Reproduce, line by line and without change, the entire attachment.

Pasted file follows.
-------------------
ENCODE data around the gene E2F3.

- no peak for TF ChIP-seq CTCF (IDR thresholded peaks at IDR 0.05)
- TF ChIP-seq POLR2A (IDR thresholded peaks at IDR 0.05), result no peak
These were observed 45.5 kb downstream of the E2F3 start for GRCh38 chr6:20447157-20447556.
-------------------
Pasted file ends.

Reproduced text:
ENCODE data around the gene E2F3.

- no peak for TF ChIP-seq CTCF (IDR thresholded peaks at IDR 0.05)
- TF ChIP-seq POLR2A (IDR thresholded peaks at IDR 0.05), result no peak
These were observed 45.5 kb downstream of the E2F3 start for GRCh38 chr6:20447157-20447556.